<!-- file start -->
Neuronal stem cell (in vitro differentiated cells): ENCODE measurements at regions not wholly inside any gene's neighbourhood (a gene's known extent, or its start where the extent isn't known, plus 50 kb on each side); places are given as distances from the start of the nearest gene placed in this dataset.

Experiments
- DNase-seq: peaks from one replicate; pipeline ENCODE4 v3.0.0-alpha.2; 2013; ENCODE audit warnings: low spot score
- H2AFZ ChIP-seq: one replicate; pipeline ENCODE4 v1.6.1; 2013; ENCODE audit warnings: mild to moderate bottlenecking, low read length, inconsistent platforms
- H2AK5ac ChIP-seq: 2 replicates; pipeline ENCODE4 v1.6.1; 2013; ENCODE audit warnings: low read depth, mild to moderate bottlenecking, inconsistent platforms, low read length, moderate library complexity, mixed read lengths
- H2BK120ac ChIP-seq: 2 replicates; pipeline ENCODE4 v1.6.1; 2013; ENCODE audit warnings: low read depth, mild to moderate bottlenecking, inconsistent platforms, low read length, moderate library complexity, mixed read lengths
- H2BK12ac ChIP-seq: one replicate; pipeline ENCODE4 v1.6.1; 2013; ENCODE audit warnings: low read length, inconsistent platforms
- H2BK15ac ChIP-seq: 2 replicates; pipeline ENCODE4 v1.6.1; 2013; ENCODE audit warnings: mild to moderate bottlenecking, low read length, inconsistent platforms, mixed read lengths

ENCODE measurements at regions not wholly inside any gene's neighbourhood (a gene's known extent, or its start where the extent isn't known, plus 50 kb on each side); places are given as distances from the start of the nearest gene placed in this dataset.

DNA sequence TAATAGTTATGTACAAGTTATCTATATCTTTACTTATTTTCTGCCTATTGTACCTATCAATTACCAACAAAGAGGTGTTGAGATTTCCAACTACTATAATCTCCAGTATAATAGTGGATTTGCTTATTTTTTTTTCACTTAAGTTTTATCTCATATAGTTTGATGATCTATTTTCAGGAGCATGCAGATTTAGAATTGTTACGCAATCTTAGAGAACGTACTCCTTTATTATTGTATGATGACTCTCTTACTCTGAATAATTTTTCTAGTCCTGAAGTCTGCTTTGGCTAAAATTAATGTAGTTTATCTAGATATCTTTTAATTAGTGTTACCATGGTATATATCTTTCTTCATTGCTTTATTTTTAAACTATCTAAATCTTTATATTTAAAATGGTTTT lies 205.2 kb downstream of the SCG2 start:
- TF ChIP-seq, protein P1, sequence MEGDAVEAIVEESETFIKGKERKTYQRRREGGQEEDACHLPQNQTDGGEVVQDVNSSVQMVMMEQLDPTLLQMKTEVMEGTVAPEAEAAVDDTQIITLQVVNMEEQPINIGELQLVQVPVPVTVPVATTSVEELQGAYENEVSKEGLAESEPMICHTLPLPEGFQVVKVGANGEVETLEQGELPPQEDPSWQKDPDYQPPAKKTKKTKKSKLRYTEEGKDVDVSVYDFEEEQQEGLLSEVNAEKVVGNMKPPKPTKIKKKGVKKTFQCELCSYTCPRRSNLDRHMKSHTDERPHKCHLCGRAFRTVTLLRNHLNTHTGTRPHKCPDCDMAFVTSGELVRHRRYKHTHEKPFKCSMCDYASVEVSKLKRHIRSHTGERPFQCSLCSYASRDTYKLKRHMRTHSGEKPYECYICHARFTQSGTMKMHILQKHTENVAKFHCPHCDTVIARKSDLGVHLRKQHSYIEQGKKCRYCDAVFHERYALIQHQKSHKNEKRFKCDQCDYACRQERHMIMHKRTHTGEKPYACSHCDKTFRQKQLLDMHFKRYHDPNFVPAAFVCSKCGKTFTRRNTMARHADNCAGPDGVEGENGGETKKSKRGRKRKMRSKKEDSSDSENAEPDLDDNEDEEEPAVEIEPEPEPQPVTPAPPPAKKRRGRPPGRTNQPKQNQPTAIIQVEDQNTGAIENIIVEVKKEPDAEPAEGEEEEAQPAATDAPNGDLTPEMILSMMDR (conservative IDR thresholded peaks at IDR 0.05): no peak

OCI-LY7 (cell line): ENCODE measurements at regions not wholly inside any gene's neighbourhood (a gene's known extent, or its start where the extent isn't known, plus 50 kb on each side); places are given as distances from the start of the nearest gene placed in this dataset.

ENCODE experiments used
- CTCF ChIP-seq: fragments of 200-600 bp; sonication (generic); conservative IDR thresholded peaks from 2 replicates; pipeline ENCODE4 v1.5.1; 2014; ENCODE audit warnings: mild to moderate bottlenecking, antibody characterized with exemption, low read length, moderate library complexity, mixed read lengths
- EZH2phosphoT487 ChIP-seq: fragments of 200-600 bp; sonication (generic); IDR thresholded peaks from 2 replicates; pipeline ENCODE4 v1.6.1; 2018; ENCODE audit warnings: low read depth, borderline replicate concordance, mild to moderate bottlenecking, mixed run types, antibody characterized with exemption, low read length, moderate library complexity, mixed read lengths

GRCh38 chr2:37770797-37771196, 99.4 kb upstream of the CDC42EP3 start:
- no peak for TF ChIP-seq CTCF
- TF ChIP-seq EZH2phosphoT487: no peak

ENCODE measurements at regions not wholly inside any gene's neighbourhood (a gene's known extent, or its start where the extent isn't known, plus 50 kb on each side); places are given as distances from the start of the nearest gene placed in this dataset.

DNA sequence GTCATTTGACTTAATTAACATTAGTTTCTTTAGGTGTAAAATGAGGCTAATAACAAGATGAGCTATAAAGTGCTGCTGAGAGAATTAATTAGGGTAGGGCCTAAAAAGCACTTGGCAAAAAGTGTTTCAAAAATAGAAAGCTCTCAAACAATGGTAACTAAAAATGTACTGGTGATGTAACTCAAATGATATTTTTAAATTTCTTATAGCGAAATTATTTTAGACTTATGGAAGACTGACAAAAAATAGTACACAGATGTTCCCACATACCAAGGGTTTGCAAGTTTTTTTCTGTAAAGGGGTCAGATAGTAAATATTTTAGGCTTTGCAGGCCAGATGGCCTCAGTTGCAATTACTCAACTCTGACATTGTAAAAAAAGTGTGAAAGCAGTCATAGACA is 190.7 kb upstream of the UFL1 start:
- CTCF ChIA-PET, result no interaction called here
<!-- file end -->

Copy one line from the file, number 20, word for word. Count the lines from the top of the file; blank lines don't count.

DNA sequence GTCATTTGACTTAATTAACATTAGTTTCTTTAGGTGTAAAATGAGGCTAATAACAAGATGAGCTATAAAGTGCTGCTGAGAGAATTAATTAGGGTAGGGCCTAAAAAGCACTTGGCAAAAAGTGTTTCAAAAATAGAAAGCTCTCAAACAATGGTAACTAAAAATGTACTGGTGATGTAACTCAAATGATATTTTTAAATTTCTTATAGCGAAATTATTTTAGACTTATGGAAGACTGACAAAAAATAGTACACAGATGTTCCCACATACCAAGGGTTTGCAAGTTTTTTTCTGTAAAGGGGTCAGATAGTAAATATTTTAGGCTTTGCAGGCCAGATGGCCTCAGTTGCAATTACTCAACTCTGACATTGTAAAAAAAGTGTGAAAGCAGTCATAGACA is 190.7 kb upstream of the UFL1 start: